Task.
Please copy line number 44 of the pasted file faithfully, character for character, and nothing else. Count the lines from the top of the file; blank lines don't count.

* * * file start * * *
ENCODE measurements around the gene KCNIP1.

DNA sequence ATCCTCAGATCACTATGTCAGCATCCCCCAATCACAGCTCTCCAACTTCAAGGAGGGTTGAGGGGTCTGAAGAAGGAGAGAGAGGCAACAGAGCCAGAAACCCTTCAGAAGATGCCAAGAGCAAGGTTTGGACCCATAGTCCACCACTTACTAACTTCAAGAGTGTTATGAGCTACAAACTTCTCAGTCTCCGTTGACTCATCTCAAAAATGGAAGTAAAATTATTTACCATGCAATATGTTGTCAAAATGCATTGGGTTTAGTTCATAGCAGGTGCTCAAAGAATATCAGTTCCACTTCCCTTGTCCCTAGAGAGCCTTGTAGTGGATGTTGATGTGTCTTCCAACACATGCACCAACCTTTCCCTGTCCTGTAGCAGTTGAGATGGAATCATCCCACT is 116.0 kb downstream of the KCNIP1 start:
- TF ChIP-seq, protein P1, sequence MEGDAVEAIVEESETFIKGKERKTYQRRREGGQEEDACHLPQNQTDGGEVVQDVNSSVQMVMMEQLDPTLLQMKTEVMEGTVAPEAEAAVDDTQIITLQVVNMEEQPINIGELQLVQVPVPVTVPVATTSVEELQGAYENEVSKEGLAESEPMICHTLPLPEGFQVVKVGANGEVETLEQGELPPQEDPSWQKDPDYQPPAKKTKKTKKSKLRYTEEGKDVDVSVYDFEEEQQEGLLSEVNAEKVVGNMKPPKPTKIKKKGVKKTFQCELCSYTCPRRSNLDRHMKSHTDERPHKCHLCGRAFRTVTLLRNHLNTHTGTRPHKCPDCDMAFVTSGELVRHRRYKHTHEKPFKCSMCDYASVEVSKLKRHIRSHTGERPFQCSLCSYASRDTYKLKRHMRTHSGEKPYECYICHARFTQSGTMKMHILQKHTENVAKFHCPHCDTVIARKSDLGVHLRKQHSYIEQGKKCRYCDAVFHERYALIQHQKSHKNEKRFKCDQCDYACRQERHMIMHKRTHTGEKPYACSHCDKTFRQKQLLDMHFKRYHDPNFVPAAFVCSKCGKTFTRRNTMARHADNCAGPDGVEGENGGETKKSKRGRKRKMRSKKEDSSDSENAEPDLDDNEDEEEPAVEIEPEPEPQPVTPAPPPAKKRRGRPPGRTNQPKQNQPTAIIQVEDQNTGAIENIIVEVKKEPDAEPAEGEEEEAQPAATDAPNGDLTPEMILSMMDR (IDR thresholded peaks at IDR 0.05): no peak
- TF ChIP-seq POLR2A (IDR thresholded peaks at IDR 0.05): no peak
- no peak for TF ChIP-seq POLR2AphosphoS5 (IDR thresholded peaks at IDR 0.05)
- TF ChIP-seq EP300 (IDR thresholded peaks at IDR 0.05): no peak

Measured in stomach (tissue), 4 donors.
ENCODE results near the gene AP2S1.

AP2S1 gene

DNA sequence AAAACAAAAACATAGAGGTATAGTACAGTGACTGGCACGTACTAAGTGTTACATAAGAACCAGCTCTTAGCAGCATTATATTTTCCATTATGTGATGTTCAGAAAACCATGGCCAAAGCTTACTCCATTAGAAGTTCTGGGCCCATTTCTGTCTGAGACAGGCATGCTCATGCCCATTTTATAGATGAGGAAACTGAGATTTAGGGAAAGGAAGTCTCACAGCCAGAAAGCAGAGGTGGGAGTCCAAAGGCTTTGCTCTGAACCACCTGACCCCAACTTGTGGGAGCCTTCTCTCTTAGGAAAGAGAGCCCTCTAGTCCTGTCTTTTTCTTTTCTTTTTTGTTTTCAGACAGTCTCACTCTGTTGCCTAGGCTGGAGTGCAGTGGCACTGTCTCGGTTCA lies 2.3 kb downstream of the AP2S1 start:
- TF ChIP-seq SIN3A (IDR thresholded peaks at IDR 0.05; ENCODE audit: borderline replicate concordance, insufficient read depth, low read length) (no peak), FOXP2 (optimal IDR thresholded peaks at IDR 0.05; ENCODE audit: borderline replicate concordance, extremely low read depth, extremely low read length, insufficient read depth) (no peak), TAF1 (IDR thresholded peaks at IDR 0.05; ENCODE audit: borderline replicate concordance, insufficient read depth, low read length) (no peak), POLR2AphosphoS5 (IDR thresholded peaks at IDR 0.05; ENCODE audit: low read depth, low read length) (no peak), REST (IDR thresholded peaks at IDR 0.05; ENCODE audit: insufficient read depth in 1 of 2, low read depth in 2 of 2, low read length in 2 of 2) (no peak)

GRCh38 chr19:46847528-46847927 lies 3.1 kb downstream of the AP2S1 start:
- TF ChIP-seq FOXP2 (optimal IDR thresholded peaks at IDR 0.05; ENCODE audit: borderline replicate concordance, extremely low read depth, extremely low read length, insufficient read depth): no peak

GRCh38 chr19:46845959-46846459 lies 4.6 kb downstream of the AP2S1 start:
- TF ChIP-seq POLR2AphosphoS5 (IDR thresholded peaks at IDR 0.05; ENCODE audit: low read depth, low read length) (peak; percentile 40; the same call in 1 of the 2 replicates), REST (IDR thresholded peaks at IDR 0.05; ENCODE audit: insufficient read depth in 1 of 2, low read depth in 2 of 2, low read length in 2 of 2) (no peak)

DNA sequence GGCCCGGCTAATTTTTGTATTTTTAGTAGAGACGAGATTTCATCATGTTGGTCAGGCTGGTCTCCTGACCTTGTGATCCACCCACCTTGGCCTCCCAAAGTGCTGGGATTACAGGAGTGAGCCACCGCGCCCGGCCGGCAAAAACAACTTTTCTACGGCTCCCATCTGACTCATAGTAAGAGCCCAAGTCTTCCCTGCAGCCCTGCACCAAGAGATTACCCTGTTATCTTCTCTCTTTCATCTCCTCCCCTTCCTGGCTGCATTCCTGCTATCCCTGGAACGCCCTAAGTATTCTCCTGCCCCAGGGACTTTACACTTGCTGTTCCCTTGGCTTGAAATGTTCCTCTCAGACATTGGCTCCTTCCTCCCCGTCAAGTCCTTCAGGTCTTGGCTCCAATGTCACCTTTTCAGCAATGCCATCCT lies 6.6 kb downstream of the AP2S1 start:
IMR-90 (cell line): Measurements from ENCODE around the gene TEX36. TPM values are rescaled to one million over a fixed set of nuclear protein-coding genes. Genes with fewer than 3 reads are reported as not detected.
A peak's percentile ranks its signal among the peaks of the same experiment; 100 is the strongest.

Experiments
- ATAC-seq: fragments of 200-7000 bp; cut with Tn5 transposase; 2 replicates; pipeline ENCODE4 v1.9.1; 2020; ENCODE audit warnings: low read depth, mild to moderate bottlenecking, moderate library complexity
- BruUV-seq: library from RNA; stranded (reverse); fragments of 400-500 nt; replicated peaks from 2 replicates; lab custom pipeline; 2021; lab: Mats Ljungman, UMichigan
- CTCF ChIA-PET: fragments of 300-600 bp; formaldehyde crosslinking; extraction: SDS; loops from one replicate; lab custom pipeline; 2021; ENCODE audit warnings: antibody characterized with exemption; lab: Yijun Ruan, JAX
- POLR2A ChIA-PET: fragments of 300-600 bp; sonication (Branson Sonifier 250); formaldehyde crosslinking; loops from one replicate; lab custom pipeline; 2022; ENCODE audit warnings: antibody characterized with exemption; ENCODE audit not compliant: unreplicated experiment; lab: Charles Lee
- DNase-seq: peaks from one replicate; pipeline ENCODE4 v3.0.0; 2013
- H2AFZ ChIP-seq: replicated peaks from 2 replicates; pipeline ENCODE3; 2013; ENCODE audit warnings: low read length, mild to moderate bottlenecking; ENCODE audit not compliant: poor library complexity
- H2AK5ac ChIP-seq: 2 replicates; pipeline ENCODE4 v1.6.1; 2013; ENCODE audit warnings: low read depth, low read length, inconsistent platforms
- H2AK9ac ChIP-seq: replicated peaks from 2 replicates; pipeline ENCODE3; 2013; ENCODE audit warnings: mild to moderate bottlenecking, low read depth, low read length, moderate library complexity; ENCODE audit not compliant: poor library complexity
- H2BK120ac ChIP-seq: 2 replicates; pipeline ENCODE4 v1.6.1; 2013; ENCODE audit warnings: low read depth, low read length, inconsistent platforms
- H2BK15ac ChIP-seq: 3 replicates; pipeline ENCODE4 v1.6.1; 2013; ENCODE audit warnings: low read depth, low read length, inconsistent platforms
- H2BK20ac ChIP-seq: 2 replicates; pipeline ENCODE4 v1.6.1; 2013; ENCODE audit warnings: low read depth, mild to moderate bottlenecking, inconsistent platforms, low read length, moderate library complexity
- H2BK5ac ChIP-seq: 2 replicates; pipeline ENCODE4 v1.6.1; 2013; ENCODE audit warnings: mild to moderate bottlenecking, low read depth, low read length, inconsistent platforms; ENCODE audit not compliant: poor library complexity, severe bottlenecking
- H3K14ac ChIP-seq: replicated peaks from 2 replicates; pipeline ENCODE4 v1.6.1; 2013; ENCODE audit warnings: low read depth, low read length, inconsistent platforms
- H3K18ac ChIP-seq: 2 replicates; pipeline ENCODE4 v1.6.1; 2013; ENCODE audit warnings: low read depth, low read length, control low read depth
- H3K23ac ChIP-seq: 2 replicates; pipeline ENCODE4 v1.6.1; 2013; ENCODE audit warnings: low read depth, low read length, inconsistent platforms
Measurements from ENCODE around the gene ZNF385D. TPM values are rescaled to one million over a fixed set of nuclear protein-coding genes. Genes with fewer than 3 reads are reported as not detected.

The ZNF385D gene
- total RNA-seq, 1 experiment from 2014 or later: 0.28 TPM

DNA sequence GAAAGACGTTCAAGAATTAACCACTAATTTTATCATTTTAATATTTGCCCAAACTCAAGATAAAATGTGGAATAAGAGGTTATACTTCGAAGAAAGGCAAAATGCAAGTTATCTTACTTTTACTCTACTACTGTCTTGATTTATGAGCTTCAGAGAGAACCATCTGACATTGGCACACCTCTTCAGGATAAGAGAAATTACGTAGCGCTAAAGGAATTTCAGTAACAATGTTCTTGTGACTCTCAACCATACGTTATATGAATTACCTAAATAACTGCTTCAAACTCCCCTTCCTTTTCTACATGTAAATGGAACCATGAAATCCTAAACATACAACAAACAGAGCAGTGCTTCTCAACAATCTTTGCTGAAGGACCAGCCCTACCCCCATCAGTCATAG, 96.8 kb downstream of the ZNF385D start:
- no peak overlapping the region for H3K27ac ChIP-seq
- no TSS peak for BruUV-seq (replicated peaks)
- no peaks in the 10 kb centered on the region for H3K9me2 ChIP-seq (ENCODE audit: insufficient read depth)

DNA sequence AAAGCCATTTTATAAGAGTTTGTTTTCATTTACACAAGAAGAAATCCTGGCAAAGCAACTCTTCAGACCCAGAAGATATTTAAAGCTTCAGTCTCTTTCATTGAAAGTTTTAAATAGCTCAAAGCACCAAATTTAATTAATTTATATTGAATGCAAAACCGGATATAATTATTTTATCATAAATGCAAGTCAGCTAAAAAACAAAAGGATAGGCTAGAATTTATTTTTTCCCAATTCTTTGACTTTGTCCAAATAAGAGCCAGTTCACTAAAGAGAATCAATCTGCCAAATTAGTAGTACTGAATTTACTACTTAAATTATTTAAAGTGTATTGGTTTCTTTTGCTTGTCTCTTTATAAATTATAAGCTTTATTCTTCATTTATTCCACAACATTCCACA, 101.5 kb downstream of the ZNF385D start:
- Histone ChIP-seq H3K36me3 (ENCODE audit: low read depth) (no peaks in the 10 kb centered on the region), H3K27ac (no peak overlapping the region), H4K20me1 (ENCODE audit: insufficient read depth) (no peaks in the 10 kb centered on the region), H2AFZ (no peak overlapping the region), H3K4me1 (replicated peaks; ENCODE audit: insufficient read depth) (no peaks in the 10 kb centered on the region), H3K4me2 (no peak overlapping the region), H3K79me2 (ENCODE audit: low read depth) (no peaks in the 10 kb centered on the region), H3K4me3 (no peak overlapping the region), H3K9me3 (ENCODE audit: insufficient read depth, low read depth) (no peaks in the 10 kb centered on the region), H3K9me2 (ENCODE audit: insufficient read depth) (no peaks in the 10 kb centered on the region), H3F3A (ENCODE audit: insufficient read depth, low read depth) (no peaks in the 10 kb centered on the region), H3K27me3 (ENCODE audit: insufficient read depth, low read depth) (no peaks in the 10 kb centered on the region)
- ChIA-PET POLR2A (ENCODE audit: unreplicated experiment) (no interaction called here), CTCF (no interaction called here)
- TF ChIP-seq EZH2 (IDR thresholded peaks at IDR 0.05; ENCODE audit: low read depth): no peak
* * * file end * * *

- ChIA-PET POLR2A (ENCODE audit: unreplicated experiment) (no interaction called here), CTCF (no interaction called here)